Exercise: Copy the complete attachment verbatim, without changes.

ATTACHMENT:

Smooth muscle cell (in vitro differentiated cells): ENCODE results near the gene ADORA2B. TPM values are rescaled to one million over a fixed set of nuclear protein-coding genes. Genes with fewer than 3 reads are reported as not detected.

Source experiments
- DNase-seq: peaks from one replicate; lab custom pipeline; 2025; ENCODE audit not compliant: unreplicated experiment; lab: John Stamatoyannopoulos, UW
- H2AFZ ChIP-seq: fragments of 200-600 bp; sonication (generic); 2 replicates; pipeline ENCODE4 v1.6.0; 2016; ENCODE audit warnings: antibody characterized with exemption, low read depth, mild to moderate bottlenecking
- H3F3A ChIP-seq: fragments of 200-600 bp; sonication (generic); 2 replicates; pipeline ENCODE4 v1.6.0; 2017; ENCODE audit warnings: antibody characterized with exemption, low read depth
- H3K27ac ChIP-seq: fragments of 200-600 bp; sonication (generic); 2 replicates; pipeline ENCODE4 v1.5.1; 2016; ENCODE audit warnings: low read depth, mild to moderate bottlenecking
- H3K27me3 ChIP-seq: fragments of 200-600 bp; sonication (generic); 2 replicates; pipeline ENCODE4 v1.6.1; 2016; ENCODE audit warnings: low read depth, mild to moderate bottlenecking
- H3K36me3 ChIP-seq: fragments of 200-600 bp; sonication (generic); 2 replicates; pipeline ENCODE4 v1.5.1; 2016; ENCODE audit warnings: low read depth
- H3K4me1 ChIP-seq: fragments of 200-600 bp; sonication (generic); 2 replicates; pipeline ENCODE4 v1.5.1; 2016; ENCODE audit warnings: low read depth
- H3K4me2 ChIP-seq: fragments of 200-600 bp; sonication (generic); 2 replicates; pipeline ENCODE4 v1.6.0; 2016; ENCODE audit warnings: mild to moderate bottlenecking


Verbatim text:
Smooth muscle cell (in vitro differentiated cells): ENCODE results near the gene ADORA2B. TPM values are rescaled to one million over a fixed set of nuclear protein-coding genes. Genes with fewer than 3 reads are reported as not detected.

Source experiments
- DNase-seq: peaks from one replicate; lab custom pipeline; 2025; ENCODE audit not compliant: unreplicated experiment; lab: John Stamatoyannopoulos, UW
- H2AFZ ChIP-seq: fragments of 200-600 bp; sonication (generic); 2 replicates; pipeline ENCODE4 v1.6.0; 2016; ENCODE audit warnings: antibody characterized with exemption, low read depth, mild to moderate bottlenecking
- H3F3A ChIP-seq: fragments of 200-600 bp; sonication (generic); 2 replicates; pipeline ENCODE4 v1.6.0; 2017; ENCODE audit warnings: antibody characterized with exemption, low read depth
- H3K27ac ChIP-seq: fragments of 200-600 bp; sonication (generic); 2 replicates; pipeline ENCODE4 v1.5.1; 2016; ENCODE audit warnings: low read depth, mild to moderate bottlenecking
- H3K27me3 ChIP-seq: fragments of 200-600 bp; sonication (generic); 2 replicates; pipeline ENCODE4 v1.6.1; 2016; ENCODE audit warnings: low read depth, mild to moderate bottlenecking
- H3K36me3 ChIP-seq: fragments of 200-600 bp; sonication (generic); 2 replicates; pipeline ENCODE4 v1.5.1; 2016; ENCODE audit warnings: low read depth
- H3K4me1 ChIP-seq: fragments of 200-600 bp; sonication (generic); 2 replicates; pipeline ENCODE4 v1.5.1; 2016; ENCODE audit warnings: low read depth
- H3K4me2 ChIP-seq: fragments of 200-600 bp; sonication (generic); 2 replicates; pipeline ENCODE4 v1.6.0; 2016; ENCODE audit warnings: mild to moderate bottlenecking